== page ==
EQUITY: A new coalition seeks to amplify the voices of Appalachia’s people of color, including those in Pennsylvania, whose stories and experiences are often left out of policy discussions about energy and other issues in the region. (Energy News Network)

FOSSIL FUELS: The debate over using oil-and-gas wastewater to limit ice and dust on rural Pennsylvania roads has heated up in recent months after a recent study found the practice was harmful to both nearby waterways and roadways. (Bay Journal)

TRANSPORTATION:
Development is underway to bring 200 fast chargers to an industrial park outside of New York City, which would purportedly make it the largest electric vehicle charging center in the country. (news release)
National Grid has installed 15 pole-mounted chargers around Melrose, Massachusetts, which already has heard from residents that the new chargers make them consider purchasing an electric vehicle. (Boston Globe)

UTILITIES:
Two New York lawmakers want Long Island Power Authority to hold off on voting on a new contract with PSEG Long Island until after the state attorney general concludes an inquiry into the latter. (Newsday)
Hundreds of filed public comments implore New York’s utility regulator to reject National Grid’s proposed delivery rate increase and gas line expansion. (ABC News 10)

GRID:
PJM Interconnection wholesale power prices in October were up almost 200% year-over-year. (S&P Global)
New York’s grid operator says there should be enough online power generating resources to meet demand this winter. (Rome Sentinel)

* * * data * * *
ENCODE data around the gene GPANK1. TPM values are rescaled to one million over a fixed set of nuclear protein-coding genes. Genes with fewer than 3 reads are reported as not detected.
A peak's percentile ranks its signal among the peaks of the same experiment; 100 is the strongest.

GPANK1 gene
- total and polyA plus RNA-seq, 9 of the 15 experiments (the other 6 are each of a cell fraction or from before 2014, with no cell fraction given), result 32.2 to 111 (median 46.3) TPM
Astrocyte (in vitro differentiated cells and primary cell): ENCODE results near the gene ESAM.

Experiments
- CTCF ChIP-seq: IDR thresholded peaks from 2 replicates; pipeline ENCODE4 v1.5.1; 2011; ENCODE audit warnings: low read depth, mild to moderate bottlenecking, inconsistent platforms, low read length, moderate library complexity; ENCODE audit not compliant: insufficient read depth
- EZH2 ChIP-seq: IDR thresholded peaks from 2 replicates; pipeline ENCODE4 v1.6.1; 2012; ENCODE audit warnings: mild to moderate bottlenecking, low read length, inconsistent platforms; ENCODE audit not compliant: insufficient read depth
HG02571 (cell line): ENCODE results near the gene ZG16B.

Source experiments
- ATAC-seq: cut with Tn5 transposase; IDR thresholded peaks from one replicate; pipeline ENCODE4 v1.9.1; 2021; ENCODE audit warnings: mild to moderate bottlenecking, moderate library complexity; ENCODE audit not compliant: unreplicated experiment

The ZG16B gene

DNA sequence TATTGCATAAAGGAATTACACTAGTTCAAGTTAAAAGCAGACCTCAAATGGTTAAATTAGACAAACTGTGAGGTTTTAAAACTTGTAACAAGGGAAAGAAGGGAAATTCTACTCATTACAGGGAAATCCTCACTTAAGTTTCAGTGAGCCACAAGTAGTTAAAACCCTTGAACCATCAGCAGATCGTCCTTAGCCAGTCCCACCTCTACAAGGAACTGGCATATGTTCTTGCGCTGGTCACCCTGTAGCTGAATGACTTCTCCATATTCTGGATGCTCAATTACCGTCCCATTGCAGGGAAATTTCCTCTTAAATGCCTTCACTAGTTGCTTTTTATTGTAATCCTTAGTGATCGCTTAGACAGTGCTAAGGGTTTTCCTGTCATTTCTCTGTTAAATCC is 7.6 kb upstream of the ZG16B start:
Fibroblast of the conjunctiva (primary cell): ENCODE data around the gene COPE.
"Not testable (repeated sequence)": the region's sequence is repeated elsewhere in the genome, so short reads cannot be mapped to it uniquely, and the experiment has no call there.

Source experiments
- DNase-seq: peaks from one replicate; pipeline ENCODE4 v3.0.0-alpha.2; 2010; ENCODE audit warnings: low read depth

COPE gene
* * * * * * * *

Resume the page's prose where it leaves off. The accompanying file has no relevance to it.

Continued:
CLIMATE:
A Pennsylvania dairy farmer discusses how his family farm’s methane digesters cut down on emissions while generating revenue. (WBUR)
Some of Maine’s most iconic birds, including the common loon, may disappear from the state as climate change destroys their ecosystems or forces migration. (News Center Maine)

SOLAR:
A coastal Maine town hosts the state’s first agrivoltaic project on a blueberry field a 4 MW array that should begin generation in early December. (Bangor Daily News)
The Augusta, Maine, planning board unanimously approves a 20 MW solar array that adheres to recently instituted solar project aesthetics rules. (Kennebec Journal)
Another Maine town implements new solar guidelines allowing utility-scale arrays to power the grid; a local ordinance previously only permitted solar to power same-site demand. (Scarborough Leader)

GEOTHERMAL: A new University of Massachusetts medical center will use a geothermal heating and cooling system to reduce its emissions by 55%. (Engineering News-Record)